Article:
By SEAN MCKIBBON
November 18, 2006 Rehab sought for psychopath Lawyer seeks treatment for convicted killer
Being a psychopath isn't illegal -- in fact, some psychopaths are very successful members of society, an Ottawa lawyer argued at a dangerous offender hearing yesterday.
A former Ace Crew gang member -- who as a teen was convicted of manslaughter in the death of Sylvain Leduc -- is facing a dangerous offender application following further convictions for forcible confinement, extortion and assault causing bodily harm among other raps. He has been branded a psychopath and untreatable by the Crown.
"It's a noble endeavour to treat psychopaths, but it's not expected to be successful," said Crown prosecutor Jason Neubauer, citing testimony by forensic psychiatrist Stephen Hucker that likened the personality type to an untreatable cancer.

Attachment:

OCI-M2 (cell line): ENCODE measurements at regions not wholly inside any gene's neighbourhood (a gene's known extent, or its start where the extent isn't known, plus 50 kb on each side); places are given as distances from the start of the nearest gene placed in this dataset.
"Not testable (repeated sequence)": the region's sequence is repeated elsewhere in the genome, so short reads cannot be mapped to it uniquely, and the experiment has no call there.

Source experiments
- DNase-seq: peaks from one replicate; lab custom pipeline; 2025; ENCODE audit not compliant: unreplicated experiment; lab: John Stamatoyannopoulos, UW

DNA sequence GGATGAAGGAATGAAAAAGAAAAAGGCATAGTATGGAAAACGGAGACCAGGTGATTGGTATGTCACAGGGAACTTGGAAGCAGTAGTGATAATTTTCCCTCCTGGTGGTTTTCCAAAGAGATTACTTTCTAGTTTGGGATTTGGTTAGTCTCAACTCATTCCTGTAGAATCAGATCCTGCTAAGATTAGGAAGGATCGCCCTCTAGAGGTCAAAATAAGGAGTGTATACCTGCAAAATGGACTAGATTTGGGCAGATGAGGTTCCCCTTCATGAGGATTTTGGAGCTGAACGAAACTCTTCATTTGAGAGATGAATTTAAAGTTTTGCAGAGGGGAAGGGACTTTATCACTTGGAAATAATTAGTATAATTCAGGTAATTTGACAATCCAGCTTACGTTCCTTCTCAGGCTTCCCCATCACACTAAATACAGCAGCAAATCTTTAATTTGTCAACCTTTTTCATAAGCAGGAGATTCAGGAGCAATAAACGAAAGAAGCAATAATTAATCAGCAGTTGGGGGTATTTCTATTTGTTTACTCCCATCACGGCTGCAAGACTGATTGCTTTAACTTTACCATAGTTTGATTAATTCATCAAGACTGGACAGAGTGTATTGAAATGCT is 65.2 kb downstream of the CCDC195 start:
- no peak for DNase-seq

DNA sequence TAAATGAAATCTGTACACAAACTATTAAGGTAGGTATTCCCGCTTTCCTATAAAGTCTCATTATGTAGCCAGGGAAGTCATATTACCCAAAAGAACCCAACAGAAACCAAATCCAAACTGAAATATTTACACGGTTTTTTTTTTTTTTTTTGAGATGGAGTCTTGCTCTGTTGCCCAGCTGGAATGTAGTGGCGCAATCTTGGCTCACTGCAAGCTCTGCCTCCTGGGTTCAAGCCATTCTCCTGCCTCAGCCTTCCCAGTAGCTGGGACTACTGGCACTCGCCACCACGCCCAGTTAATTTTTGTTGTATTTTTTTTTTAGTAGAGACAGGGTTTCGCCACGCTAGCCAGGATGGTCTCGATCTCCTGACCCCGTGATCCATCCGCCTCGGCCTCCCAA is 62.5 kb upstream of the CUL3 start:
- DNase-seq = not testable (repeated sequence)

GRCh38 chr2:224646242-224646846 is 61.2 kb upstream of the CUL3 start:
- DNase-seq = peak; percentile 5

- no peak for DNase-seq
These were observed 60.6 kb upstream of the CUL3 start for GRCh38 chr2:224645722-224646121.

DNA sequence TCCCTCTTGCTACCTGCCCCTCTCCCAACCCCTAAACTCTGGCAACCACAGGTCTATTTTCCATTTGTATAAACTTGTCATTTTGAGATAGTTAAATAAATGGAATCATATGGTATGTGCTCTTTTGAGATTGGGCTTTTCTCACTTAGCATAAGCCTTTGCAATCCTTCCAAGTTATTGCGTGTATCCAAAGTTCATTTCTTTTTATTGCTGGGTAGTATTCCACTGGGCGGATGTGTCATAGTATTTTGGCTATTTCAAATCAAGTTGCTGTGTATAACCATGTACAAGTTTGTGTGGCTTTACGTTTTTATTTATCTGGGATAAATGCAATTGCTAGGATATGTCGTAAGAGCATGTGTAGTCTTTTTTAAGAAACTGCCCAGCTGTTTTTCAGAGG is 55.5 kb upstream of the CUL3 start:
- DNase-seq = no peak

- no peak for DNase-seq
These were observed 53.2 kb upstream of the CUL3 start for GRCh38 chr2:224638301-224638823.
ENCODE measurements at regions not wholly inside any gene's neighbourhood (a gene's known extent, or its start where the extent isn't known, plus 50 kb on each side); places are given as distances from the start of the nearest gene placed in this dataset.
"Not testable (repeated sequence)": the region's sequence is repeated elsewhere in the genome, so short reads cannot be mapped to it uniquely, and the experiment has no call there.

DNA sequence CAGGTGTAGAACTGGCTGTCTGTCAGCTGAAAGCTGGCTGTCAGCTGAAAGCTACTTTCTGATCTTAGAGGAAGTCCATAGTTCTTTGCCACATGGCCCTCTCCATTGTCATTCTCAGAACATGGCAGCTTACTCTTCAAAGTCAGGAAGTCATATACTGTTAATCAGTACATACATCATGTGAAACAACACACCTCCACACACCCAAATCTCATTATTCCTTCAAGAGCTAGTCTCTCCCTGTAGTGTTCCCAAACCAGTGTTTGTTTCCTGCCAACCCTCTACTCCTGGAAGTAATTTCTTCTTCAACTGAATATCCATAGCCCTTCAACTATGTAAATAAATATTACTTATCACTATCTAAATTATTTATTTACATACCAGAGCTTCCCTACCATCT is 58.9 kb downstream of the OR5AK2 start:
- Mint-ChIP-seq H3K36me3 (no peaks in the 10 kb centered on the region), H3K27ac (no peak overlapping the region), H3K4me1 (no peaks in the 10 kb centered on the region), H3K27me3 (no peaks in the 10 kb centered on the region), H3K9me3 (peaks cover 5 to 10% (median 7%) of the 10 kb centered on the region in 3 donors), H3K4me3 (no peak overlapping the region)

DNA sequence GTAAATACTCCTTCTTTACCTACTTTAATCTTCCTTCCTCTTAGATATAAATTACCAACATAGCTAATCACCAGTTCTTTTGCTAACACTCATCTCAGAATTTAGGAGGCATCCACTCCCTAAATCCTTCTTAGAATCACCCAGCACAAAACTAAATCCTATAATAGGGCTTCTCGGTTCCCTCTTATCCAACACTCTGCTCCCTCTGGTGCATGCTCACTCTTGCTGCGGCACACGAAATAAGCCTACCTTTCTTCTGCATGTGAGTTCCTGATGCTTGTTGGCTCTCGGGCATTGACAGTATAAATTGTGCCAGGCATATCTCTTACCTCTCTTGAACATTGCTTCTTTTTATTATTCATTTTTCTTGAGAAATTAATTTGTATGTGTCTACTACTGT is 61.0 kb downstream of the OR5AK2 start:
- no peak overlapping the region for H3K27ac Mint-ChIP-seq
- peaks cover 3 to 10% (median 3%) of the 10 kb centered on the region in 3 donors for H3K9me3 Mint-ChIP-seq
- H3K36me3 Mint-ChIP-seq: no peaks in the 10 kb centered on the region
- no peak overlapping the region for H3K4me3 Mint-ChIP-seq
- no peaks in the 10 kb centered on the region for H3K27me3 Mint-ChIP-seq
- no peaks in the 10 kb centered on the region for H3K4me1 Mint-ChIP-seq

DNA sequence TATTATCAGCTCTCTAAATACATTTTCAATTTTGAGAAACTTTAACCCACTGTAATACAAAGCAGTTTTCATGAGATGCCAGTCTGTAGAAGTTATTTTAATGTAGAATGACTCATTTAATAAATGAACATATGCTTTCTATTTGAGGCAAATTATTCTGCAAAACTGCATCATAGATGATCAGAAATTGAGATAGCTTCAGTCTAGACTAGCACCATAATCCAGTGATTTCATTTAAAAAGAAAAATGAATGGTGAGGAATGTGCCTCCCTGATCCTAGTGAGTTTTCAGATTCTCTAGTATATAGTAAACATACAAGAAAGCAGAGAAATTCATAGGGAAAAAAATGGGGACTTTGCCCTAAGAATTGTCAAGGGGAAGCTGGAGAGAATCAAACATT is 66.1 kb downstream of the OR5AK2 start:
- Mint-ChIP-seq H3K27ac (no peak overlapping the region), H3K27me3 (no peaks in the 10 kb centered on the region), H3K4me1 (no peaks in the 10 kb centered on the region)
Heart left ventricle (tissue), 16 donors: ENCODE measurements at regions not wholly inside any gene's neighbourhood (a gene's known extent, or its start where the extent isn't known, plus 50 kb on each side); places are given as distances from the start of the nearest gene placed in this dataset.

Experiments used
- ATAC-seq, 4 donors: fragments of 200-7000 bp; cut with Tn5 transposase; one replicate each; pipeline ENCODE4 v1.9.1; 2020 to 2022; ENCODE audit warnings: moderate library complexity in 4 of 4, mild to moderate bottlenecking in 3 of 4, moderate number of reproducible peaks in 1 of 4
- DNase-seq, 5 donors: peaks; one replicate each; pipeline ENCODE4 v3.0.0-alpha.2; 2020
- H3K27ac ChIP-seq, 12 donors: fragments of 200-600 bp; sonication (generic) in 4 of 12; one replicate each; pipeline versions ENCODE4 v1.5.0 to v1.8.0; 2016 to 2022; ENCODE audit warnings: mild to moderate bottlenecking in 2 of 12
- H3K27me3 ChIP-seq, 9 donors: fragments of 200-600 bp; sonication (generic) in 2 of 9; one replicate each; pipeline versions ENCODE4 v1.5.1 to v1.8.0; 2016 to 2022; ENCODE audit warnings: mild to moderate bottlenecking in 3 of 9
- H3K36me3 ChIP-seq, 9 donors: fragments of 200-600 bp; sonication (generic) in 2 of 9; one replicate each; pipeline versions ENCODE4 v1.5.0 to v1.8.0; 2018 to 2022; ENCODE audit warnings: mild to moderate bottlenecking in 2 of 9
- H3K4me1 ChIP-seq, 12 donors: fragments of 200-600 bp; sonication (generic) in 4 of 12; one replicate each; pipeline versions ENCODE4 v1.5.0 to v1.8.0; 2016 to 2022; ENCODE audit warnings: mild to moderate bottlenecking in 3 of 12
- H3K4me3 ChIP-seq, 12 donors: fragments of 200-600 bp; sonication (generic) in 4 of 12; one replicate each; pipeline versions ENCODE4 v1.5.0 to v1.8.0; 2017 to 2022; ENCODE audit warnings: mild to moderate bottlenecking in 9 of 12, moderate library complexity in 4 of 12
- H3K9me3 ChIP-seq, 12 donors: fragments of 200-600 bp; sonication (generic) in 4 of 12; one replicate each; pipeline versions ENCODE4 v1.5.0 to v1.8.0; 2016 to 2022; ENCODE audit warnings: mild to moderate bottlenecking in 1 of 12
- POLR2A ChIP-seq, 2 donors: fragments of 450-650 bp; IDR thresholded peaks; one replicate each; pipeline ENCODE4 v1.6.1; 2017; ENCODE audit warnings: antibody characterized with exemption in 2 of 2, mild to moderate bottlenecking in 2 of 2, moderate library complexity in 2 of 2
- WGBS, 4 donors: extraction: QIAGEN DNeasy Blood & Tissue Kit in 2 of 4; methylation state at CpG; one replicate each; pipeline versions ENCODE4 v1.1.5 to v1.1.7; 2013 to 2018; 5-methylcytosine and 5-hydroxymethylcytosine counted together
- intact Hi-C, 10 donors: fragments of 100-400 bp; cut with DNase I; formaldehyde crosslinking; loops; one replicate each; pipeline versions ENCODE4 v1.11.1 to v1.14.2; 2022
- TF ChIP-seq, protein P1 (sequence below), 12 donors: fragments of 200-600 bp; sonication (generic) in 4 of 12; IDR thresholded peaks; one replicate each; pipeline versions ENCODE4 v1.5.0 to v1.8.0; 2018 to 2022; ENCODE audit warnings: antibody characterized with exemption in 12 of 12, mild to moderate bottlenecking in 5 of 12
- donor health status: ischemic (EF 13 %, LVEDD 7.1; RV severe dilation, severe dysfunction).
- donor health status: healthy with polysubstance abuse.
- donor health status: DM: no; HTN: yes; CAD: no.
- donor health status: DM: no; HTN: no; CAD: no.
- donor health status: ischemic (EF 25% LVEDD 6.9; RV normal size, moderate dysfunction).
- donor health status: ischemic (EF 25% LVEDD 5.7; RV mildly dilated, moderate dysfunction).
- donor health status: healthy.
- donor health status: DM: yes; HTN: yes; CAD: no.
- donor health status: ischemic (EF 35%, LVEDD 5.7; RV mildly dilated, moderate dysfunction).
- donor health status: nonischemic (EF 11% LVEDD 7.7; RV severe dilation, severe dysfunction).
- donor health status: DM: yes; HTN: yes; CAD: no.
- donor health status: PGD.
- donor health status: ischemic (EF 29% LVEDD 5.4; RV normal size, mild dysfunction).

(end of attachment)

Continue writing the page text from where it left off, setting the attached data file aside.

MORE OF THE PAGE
But defence lawyer Lorne Goldstein argued that while the psychopath label isn't treatable, antisocial behaviour is.
"There is some evidence to suggest that some judges, lawyers and CEOs do rank high on the psychopathy score," said Goldstein. "Psychopaths can't be treated -- that is the prevailing thinking -- but I have not seen a single case that says they can't be rehabilitated."
Knocking on the plexiglass of the prisoner's dock, Goldstein said that while Hucker testified that his client didn't have internal motivation to change his ways, his client had plenty of external motivation.
If declared a dangerous offender, Goldstein's client would be incarcerated indefinitely. Goldstein is arguing his client could be jailed a further three years, given treatment and be subject to a 10-year long-term supervision order.
While Hucker was pessimistic about the prospect of treatment, Goldstein called evidence from another psychiatrist, Dr. Julian Gojer, who said there was a good likelihood that the man could be rehabilitated.
The case returns to court Dec. 15.